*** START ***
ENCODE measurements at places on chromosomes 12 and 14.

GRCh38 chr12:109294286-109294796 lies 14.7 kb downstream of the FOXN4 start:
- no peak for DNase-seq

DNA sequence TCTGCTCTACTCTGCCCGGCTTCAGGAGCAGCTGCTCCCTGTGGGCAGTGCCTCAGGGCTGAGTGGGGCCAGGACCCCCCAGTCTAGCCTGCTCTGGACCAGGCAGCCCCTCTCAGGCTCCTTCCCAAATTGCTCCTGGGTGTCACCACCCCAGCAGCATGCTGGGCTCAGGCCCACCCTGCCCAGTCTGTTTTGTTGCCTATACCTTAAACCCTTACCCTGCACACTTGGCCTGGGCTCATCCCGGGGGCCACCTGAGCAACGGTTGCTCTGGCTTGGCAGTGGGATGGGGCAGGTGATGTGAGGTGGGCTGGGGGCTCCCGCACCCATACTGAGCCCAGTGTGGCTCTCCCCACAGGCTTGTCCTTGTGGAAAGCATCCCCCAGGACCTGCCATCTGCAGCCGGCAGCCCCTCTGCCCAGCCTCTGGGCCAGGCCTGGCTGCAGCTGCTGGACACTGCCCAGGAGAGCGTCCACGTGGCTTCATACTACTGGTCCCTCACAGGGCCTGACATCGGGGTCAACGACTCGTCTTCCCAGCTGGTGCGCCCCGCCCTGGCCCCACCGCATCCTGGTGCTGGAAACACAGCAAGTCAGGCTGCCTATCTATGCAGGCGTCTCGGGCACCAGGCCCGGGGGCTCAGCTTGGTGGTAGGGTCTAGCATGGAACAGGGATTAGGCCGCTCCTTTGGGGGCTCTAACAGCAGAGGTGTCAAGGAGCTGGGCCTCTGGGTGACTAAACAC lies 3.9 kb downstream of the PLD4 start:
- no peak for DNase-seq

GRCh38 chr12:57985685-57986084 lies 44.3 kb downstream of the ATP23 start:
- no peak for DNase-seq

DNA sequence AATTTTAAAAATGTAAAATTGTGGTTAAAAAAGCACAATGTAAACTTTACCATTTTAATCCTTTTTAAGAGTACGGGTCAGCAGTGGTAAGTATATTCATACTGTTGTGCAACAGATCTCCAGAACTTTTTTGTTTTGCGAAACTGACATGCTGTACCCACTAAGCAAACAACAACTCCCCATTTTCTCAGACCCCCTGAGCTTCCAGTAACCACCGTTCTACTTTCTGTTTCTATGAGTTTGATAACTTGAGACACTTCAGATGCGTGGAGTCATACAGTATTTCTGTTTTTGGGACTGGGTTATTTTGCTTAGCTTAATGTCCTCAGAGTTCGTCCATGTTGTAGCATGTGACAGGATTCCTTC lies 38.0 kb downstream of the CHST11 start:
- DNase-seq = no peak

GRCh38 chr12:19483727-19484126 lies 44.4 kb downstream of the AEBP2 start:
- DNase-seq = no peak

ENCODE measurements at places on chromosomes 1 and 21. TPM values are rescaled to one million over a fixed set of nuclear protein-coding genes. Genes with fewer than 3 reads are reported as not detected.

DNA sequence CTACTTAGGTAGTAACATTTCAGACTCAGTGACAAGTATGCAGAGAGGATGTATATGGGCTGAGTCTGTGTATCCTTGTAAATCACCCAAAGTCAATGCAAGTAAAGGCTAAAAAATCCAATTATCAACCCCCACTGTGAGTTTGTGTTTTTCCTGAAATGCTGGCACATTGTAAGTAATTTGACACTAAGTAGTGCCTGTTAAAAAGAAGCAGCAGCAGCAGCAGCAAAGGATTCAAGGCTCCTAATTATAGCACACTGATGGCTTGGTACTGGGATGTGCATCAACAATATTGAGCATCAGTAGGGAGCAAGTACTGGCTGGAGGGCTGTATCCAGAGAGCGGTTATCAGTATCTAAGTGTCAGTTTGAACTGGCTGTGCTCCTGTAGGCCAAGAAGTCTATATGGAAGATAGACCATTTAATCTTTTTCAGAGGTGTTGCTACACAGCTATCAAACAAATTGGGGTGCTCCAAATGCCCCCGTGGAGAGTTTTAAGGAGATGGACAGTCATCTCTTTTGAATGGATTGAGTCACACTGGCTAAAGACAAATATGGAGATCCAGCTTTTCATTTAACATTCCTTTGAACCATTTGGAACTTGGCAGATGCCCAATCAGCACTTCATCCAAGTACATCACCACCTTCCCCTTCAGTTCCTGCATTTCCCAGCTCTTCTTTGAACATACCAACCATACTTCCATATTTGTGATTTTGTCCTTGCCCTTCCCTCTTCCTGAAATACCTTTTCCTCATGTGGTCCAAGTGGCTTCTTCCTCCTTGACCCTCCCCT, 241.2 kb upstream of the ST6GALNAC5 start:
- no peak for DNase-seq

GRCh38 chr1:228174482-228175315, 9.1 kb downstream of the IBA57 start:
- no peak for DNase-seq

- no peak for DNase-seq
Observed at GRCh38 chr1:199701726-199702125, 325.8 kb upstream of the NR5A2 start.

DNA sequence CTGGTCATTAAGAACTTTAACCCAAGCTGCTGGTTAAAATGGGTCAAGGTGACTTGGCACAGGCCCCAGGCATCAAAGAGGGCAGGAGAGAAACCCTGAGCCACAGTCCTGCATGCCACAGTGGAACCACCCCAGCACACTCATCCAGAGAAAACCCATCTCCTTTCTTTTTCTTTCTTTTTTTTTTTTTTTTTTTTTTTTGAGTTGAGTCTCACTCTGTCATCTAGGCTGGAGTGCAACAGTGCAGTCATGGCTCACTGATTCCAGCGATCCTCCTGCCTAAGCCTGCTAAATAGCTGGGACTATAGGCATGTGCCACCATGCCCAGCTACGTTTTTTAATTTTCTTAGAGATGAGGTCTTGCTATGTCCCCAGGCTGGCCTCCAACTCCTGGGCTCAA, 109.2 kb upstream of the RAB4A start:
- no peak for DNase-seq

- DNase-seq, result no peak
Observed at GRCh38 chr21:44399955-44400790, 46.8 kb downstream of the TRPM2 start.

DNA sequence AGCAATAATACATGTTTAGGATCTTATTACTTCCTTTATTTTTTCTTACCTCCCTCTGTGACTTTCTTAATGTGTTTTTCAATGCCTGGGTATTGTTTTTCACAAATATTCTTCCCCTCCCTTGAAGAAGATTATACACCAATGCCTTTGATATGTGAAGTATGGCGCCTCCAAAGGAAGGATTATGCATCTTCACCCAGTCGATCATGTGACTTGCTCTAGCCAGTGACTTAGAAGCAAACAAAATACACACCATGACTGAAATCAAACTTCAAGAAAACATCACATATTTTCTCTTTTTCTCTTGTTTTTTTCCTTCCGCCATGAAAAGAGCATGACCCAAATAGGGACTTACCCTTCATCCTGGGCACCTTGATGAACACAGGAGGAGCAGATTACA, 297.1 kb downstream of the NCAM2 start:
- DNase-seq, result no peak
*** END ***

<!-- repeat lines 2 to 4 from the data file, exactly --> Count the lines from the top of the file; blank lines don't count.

GRCh38 chr12:109294286-109294796 lies 14.7 kb downstream of the FOXN4 start:
- no peak for DNase-seq

DNA sequence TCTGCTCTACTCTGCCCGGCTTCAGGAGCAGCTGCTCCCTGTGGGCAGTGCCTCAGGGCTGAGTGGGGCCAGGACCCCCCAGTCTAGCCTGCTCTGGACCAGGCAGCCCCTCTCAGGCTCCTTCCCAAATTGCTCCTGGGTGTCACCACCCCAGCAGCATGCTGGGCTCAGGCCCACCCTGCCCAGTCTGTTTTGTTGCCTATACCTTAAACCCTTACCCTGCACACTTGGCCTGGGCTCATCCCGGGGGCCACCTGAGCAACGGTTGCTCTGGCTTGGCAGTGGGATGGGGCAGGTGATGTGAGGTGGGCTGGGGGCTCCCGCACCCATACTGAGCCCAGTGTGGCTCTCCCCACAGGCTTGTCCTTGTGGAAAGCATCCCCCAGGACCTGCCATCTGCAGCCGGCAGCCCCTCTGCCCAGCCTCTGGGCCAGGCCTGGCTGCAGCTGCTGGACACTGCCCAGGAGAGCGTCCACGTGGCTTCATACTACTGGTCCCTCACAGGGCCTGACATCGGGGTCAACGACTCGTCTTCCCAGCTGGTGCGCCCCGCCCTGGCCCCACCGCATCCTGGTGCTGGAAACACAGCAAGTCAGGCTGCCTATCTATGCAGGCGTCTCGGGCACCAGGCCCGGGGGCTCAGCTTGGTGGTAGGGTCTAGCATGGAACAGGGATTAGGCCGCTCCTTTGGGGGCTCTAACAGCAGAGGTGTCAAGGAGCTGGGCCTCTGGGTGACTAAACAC lies 3.9 kb downstream of the PLD4 start: